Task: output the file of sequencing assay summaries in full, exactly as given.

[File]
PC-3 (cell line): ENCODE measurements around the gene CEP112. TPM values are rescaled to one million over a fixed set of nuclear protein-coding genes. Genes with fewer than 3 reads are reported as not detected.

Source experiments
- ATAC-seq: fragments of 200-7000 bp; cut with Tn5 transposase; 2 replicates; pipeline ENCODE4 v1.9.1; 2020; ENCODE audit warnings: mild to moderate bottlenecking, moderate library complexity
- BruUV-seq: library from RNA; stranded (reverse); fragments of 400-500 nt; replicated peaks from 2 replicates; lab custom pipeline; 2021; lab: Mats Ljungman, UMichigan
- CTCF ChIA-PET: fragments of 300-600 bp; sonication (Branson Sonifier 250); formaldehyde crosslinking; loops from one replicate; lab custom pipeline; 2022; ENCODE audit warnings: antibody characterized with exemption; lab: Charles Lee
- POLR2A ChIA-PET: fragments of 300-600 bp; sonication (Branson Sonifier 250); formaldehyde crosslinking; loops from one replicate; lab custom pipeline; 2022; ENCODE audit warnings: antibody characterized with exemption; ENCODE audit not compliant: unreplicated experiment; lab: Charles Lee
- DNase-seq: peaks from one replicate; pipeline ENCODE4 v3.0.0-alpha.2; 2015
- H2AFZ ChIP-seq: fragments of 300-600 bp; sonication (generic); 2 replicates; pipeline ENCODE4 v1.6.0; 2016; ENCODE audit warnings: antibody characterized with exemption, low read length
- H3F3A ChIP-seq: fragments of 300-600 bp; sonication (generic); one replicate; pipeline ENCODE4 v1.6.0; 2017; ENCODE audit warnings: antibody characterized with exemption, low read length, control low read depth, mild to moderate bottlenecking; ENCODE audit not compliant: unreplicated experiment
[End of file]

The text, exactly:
PC-3 (cell line): ENCODE measurements around the gene CEP112. TPM values are rescaled to one million over a fixed set of nuclear protein-coding genes. Genes with fewer than 3 reads are reported as not detected.

Source experiments
- ATAC-seq: fragments of 200-7000 bp; cut with Tn5 transposase; 2 replicates; pipeline ENCODE4 v1.9.1; 2020; ENCODE audit warnings: mild to moderate bottlenecking, moderate library complexity
- BruUV-seq: library from RNA; stranded (reverse); fragments of 400-500 nt; replicated peaks from 2 replicates; lab custom pipeline; 2021; lab: Mats Ljungman, UMichigan
- CTCF ChIA-PET: fragments of 300-600 bp; sonication (Branson Sonifier 250); formaldehyde crosslinking; loops from one replicate; lab custom pipeline; 2022; ENCODE audit warnings: antibody characterized with exemption; lab: Charles Lee
- POLR2A ChIA-PET: fragments of 300-600 bp; sonication (Branson Sonifier 250); formaldehyde crosslinking; loops from one replicate; lab custom pipeline; 2022; ENCODE audit warnings: antibody characterized with exemption; ENCODE audit not compliant: unreplicated experiment; lab: Charles Lee
- DNase-seq: peaks from one replicate; pipeline ENCODE4 v3.0.0-alpha.2; 2015
- H2AFZ ChIP-seq: fragments of 300-600 bp; sonication (generic); 2 replicates; pipeline ENCODE4 v1.6.0; 2016; ENCODE audit warnings: antibody characterized with exemption, low read length
- H3F3A ChIP-seq: fragments of 300-600 bp; sonication (generic); one replicate; pipeline ENCODE4 v1.6.0; 2017; ENCODE audit warnings: antibody characterized with exemption, low read length, control low read depth, mild to moderate bottlenecking; ENCODE audit not compliant: unreplicated experiment